When we were told to start preparing for the possibility of moving the classes online in the middle of our semester, a dear friend and colleague of mine was riddled with anxiety over the prospect. He, like myself, had never taught an online class, so moving everything online and changing everything we knew burdened him in ways that nearly brought him to a semi-nervous breakdown. However, myself and another colleague were able to allay his fears by pointing out that those of us with face to face courses were not generating online courses to take the place of our f2f classes, but instead were simply moving the course from a physical classroom to a digital one. Using the technology in ways that we were familiar with, we would be able to still teach in some of the same ways as we had before without re-creating the wheel of the online course. In other words, the only differences for us would be that we would not be meeting them face to face but instead through a digital realm. The pedagogical aspects would not have to fundamentally change, just adjust to the new environment.

Most of my colleagues I work with have integrated our online learning platform into our everyday face to face classes. For myself, most of the assignments my students are required to turn in are done so digitally, so I did not need to change much of what I had already assigned. What I did change I had to do so because of scheduling (we lost a week of classes when this all began), the nature of the assignment (ie. the peer review, group papers), or re-adjusting specific lectures which relied heavily on live interaction with the students. And while some of my colleagues relished in the newly discovered forum functions of our platform, I used the forums sparingly choosing to instead refocus on the response essay, exploit the possible value of a YouTube live stream (promising engagement from the students through a live chat instead of a camera pointing at their face), and posting lectures 2-3 times a week ( each with a small lecture assignment) for each course to keep the students engaged in whatever capacity I could.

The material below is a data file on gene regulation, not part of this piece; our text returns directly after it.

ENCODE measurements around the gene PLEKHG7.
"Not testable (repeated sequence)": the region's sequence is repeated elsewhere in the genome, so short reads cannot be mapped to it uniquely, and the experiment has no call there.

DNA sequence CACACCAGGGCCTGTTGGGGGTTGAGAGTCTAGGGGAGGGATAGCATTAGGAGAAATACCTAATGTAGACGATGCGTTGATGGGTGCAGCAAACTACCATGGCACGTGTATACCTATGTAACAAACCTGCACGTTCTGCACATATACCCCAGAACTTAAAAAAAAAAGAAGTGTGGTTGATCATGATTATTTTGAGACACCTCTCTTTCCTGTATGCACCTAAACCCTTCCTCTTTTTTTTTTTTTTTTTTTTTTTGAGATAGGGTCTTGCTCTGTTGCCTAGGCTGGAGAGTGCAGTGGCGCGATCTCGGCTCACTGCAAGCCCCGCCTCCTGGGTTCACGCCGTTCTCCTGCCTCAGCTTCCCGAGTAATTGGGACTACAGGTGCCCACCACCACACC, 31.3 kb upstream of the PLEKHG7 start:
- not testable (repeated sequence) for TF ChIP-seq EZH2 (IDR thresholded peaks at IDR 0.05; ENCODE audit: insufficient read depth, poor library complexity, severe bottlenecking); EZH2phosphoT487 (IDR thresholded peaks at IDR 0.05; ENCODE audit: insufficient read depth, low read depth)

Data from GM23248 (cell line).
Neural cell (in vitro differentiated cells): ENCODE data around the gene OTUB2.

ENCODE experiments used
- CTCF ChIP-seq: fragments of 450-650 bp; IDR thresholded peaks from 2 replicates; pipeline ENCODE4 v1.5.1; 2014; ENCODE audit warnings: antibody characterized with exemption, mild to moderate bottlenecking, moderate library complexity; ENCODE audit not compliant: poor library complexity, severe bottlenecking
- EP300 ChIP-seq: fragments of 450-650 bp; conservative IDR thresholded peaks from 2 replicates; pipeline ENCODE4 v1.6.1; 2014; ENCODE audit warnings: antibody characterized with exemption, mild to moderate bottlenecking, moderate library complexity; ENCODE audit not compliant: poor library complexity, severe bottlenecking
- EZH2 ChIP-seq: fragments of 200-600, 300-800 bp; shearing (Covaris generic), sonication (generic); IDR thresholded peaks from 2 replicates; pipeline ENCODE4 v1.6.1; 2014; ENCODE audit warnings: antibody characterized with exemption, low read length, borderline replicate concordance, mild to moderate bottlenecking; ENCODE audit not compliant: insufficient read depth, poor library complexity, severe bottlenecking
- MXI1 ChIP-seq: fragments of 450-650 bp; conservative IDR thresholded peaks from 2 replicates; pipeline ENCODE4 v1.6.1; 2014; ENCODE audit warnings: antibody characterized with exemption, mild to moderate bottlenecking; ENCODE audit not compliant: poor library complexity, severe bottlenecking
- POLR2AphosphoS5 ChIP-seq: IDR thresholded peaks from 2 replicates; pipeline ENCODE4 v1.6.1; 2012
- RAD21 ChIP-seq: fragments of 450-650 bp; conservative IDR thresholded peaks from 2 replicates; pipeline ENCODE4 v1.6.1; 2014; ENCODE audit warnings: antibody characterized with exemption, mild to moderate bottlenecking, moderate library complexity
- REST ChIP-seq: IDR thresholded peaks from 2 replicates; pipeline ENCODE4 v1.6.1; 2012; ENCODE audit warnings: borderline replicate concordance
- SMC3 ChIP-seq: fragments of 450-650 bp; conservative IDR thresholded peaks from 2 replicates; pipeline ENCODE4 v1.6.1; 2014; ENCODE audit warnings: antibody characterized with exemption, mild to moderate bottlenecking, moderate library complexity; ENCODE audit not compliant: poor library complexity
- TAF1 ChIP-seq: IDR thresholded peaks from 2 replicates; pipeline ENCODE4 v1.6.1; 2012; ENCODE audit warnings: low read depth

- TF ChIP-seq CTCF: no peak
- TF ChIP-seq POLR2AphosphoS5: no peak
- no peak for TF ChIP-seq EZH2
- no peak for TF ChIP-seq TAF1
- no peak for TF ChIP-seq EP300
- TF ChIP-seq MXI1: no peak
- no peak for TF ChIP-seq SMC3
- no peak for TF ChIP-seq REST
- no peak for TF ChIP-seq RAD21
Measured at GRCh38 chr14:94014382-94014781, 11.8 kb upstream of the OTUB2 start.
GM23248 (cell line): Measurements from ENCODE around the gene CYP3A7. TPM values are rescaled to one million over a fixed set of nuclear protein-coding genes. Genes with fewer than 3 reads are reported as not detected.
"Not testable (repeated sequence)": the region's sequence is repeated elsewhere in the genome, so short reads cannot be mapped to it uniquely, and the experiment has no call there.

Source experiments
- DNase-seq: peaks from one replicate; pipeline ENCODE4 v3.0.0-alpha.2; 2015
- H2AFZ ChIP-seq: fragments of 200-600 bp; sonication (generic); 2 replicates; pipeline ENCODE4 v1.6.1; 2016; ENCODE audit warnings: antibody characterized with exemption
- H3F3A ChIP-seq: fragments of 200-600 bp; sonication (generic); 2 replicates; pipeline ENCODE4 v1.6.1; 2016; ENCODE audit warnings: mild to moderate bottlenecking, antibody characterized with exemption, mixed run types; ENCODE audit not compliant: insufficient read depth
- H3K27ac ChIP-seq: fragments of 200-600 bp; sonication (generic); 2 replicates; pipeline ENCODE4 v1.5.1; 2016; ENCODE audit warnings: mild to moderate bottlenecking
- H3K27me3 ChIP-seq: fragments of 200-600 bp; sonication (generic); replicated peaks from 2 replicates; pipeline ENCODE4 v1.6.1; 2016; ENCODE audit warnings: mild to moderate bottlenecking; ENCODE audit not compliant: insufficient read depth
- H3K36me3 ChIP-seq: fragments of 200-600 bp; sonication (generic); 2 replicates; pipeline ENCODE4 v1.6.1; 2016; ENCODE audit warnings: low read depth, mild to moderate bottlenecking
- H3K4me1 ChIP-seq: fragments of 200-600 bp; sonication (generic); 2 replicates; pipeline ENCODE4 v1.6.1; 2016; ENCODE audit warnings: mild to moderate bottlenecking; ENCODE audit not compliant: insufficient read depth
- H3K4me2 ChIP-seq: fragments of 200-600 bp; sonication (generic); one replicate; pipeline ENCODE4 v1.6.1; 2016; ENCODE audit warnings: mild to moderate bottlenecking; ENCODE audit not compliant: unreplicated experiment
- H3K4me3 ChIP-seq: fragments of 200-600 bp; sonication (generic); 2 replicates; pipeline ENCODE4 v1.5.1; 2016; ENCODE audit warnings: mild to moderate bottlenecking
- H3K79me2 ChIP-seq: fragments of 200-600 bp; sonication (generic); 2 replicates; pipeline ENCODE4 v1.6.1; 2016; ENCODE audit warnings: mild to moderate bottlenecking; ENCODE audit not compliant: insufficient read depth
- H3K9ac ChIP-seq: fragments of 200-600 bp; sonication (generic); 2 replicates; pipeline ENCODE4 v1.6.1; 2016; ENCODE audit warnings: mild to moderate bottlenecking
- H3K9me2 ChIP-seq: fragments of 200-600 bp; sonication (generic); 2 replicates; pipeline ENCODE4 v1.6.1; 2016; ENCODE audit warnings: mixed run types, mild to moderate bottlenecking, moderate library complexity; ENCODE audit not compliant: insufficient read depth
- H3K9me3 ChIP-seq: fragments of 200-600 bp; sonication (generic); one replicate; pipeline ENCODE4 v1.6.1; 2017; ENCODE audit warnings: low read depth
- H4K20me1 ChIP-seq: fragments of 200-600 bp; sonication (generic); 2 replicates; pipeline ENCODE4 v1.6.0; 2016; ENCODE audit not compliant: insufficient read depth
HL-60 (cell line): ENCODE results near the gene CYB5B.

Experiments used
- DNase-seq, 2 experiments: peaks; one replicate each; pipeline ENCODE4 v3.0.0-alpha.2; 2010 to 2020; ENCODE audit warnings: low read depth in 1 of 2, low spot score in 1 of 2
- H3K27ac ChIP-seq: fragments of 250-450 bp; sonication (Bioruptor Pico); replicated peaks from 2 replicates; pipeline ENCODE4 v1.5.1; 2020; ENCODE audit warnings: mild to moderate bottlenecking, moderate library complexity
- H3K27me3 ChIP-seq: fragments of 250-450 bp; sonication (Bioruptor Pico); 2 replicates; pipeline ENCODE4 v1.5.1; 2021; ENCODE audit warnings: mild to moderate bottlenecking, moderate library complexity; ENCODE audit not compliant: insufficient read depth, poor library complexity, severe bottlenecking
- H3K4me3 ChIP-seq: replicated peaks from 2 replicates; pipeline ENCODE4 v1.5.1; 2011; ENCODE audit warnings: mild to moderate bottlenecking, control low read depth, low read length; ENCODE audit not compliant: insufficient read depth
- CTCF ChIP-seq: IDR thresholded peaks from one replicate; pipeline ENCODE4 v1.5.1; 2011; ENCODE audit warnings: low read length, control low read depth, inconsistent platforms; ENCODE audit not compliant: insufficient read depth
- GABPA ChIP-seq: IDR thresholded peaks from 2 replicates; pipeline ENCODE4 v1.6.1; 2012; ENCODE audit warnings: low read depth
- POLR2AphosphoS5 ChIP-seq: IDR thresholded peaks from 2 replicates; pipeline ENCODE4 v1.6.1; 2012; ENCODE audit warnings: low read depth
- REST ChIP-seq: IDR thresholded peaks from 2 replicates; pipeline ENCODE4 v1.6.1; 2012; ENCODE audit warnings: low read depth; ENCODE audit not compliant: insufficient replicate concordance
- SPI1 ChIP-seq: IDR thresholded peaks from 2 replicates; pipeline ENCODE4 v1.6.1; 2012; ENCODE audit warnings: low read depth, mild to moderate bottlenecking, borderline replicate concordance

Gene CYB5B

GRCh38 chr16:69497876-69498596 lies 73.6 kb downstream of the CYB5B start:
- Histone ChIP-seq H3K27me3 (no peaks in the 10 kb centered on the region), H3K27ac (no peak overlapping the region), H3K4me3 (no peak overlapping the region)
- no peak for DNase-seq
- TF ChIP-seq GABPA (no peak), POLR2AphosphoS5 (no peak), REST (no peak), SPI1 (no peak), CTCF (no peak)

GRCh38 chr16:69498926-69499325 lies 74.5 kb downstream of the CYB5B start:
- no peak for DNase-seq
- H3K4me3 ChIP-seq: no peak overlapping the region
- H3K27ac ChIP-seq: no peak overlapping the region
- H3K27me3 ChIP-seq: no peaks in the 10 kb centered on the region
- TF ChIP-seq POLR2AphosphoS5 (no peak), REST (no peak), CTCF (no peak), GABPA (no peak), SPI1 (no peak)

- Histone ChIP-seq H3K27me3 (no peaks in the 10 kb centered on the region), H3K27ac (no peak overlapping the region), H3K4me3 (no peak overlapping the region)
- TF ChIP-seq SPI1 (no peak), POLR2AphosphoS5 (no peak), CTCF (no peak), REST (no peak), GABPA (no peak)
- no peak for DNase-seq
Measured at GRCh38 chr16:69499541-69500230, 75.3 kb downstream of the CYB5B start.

But that’s just me and my classes. Other teachers, especially elementary and middle school teachers, have had to do even more as they had not already been using an online learning platform, or had been using it in a very minimal capacity. The trend over the last 5 years has been the integration of the Chrome Book and iPad into the public-school classroom. And while curriculums have been slowly moving into using the technology more each year, public-school classrooms still lag behind in teaching basic technological practices and how to use these devices in both practical and creative ways.

Until, as I believe, COVID. The pandemic, more than any policy or school initiative, has brought the technology of the classroom to the front row to be integrated, used, and adjusted to the demands of a society that has been engaging with these technologies for more than twenty years.

What is the downside? Older, more pedagogically conservative instructors and teachers who, once we get back to a “normal” teaching environment will ditch what we have done and go back to the old ways. In order for this to become a positive, and to finally engage with the online classroom in ways that we have not been able to even comprehend so far to make it more of a supplement and not a primary delivery source of knowledge, we will need to take what we learn from this brief respite in educational history and reconstruct the classroom to fit the social world that surrounds it. For years I have argued that we need to return to a fully Socratic model with aspects of Platonic and Aristotelian teaching methods while simultaneously integrating the technology most of our students carry in their pocket and book bags. The world had already changed, and now COVID is forcing education, an industry still stuck in the model of an industrial 19th century world, to reevaluate itself and openly accept the technological prospects it has needed to adapt for the last thirty years.

But most importantly, creativity, the eternal project of the humanities, is being used to forge this possible revolution. Let’s keep creating…